Remove Ekalavya from our hearts
We are living in difficult times. We have to face many problems even in the association of other Vaishnavas. Senior members of our Gaudiya Vaishnava community are somewhat puzzled by the nature of these problems. They too confess that they have no idea of how to bring about positive solutions. The subject matter is very intricate and requires more analysis. What must be done? It is true that if we stick to the instructions of our guru, Krishna will remove the ghost of Ekalavya from our mind. We must surrender and if we are sincere, the Lord will accept our service. We should not be Vaishnavas in name and dress only. We should stop thinking and acting like Ekalavya. We have to become saragrahi Vaishnavas, not just worshipers of the form like Ekalavya. In the words of Srila Sridhar Maharaj we have to dive deep into reality. Lochan Das Thakur stated that we are just chewing a piece of dry wood instead of sugarcane.
ikhu daNDa bhAvi kATha cunili man kemone paibi meoha
How will we taste the sweetness of the sugarcane juice by sucking on a piece of dry wood? Sugarcane looks like dry wood but is sweet and tasty. Vaishnavas in name or dress may put on many programs, but are not able to inspire pure devotion in others. Vaishnavas who are externally oriented are always busy building more temples and expanding their religious organizations. Unfortunately, they have little or no time to cultivate devotional practices such as hearing and chanting in the association of other devotees or counselling neophytes in how to strengthen their faith. If we chew the dry wood of false surrender, how can we taste the sweetness of bhakti? Srila Bhaktivinoda Thakur explained the symptoms of surrender in Sharanagati:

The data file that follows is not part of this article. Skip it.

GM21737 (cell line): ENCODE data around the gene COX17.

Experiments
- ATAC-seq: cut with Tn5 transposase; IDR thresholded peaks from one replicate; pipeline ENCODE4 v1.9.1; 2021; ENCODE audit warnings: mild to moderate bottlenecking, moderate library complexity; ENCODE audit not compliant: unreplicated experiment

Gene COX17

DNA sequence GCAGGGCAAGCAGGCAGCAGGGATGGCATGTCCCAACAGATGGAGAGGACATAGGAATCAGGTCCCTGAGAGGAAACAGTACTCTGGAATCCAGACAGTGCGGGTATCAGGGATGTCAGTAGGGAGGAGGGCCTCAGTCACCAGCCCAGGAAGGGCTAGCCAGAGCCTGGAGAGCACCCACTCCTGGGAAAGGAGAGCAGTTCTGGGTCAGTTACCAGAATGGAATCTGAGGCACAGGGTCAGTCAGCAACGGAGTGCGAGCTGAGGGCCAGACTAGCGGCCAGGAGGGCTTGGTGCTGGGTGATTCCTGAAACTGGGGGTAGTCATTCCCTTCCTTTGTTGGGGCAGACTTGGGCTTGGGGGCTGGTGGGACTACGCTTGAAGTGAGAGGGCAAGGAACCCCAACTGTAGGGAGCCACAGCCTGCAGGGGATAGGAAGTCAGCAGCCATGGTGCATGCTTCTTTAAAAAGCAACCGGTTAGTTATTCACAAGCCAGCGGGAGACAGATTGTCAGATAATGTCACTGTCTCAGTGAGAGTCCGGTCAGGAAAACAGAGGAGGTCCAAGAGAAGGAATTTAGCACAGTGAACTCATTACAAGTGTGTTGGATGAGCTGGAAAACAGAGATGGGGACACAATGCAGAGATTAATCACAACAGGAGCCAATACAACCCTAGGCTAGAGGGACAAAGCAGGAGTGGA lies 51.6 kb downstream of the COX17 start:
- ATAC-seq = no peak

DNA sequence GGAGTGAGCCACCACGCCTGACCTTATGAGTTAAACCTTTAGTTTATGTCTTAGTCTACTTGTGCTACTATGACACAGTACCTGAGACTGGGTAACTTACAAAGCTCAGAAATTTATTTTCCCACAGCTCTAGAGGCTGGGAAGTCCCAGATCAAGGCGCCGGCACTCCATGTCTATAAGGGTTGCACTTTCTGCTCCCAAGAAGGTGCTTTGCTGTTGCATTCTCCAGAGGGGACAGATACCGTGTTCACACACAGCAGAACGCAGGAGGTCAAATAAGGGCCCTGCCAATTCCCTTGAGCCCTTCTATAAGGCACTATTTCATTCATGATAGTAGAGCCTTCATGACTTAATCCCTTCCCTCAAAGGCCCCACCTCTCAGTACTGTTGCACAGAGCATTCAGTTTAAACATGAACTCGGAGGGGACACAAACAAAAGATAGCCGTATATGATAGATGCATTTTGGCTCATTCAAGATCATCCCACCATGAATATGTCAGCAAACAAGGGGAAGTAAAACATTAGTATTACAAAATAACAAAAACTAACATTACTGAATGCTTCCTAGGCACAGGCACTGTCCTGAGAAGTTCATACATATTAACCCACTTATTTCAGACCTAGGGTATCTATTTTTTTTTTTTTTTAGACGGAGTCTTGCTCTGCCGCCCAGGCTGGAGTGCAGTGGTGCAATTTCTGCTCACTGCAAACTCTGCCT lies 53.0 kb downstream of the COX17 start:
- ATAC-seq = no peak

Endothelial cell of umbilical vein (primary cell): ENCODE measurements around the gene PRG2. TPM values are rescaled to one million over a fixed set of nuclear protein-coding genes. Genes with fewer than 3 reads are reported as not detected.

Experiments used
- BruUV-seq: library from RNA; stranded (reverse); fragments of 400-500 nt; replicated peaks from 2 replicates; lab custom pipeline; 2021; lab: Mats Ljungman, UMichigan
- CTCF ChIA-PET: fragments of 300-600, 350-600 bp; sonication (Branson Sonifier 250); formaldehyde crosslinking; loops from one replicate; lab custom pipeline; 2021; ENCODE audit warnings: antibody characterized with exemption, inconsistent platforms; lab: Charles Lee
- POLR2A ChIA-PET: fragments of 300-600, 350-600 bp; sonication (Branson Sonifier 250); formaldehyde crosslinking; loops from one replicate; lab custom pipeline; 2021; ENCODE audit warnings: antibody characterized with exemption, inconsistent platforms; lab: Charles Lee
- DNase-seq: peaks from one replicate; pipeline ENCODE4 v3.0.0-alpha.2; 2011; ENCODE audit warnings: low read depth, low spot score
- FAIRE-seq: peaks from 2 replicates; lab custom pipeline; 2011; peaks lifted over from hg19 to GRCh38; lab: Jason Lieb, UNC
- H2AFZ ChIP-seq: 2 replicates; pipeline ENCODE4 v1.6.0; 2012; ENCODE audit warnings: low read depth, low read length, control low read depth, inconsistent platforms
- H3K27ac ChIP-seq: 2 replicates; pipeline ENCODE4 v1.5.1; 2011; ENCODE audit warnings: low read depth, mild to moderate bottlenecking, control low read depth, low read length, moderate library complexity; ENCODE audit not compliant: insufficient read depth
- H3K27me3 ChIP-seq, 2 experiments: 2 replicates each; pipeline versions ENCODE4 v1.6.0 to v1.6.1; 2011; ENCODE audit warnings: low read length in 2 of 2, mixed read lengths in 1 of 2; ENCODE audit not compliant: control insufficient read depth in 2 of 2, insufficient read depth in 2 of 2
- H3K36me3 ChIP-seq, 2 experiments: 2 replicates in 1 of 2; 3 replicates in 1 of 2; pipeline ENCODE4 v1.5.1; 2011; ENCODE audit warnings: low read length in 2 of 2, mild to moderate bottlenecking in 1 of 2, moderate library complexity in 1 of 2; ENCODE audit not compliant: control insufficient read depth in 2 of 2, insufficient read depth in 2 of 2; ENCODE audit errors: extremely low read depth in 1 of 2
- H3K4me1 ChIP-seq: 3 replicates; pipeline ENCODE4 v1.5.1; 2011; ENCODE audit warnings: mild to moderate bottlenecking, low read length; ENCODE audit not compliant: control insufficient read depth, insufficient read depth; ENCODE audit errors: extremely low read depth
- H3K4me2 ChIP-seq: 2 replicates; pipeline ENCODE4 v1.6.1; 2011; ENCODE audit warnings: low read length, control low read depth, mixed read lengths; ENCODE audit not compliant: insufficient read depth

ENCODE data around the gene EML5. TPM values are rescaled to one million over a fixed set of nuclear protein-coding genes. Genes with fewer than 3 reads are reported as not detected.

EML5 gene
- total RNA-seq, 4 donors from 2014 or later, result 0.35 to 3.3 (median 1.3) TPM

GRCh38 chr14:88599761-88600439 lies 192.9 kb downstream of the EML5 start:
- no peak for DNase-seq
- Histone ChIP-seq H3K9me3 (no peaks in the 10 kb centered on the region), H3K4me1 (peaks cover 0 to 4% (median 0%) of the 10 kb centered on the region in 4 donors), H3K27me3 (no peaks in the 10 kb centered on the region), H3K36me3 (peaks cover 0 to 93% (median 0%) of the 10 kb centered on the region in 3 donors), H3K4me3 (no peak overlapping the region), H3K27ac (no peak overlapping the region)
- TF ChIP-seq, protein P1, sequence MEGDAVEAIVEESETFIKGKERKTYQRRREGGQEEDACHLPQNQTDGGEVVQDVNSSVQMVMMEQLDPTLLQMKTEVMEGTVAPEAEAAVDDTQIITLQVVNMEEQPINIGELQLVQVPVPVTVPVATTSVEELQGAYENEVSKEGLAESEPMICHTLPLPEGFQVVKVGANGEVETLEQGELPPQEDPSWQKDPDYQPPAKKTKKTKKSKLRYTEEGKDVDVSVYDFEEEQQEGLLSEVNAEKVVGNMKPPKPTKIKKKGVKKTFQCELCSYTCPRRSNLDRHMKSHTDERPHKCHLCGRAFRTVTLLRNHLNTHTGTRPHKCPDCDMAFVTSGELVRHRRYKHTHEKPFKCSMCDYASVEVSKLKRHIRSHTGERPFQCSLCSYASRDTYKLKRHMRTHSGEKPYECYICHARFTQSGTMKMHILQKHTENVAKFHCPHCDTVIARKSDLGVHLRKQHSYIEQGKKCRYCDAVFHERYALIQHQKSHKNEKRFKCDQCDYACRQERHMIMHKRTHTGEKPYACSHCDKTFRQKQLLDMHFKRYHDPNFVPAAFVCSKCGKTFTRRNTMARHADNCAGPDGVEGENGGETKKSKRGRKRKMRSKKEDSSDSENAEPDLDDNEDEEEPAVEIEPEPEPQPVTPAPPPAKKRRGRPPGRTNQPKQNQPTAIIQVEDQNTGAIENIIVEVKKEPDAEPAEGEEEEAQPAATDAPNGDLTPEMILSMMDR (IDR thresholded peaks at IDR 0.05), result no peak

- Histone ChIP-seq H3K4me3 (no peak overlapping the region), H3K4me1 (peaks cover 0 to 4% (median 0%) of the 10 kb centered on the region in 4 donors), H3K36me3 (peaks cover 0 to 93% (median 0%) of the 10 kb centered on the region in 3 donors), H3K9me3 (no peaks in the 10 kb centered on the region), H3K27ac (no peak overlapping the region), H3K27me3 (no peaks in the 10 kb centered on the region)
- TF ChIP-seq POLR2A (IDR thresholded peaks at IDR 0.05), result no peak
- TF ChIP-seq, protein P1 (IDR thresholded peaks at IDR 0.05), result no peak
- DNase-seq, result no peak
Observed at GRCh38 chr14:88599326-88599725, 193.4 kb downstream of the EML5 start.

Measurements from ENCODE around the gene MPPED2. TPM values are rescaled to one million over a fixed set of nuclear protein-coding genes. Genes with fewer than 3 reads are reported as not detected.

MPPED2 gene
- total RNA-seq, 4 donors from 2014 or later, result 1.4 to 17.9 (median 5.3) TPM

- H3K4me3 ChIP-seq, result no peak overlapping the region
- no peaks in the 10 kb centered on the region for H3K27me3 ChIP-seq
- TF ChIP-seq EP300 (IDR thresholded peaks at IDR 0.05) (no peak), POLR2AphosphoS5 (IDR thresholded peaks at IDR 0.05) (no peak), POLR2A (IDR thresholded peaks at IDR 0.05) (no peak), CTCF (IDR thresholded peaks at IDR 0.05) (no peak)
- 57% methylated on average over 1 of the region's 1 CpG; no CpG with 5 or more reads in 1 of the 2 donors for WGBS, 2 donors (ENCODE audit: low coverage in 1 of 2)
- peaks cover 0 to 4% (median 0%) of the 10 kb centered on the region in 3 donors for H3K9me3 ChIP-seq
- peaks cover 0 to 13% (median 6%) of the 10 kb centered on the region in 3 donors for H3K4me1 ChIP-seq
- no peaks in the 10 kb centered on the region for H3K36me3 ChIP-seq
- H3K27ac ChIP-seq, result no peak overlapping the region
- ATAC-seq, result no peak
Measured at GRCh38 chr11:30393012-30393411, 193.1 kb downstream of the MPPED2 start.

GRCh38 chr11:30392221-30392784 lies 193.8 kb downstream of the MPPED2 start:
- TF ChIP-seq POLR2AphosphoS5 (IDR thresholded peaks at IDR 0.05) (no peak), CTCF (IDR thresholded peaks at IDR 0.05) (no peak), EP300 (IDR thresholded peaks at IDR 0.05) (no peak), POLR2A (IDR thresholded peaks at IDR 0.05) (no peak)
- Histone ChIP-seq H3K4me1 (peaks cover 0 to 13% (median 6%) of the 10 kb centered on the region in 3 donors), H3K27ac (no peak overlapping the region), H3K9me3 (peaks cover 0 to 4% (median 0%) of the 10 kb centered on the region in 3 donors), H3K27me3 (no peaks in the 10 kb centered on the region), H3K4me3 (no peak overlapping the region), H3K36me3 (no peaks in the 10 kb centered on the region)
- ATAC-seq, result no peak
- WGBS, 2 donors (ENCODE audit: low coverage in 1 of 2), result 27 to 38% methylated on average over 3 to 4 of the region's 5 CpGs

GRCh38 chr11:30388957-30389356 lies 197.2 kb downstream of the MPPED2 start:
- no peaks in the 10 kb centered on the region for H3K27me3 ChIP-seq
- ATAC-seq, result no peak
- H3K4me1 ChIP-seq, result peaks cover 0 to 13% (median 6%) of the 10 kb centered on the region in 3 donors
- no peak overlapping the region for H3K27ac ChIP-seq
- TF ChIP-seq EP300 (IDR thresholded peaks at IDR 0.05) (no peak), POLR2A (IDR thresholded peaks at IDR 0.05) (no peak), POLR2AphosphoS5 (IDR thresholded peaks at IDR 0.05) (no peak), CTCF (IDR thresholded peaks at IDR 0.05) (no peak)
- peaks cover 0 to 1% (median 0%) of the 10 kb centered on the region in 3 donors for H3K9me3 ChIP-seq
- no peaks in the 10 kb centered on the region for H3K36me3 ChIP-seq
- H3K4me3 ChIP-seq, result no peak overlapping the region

"The ways of sharanagati are humility, dedication of the self, acceptance of the Lord as one's only maintainer, faith that Krishna will surely protect, execution of only those acts favorable to pure devotion and renunciation of conduct averse to pure devotion."
"The youthful son of Nanda Maharaj, Sri Krishna, hears the prayers of anyone who takes shelter of Him by this six-fold practice."
Unless we surrender to Krishna, He will not accept any prayer from us. How then will He accept any service? This is indeed very sad. By nature, we are the eternal servants of Krishna, but as we lack surrender, sincerity, or both, we are unable to serve Him. The sign of sincerity is accepting that Krishna comes to us through our guru. All scriptures confirm this. My spiritual master, His Divine Grace Srila Bhakti Promode Puri Goswami Maharaj, told me that so-called freedom is detrimental on the spiritual path. We should not detach ourselves from the desire of guru and Vaishnavas as Ekalavya did. We should not try to establish moral codes other than surrender to the will of guru and Krishna. We should not feel envious of others' opulence as Ekalavya did with Arjuna. The example of pretentious devotion set by Ekalavya can infect the heart of any aspirant on the spiritual path. Devotion to guru and Krishna should never be performed with an aim to achieving material benefits. Therefore, we have to keep very alert and remove the weeds of unwanted desires as soon as they sprout.
In conclusion, I request the readers of this piece with folded palms to excuse all my offences and bless me so that I may become a true disciple of my Gurudeva and a true servant of all the Vaishnavas.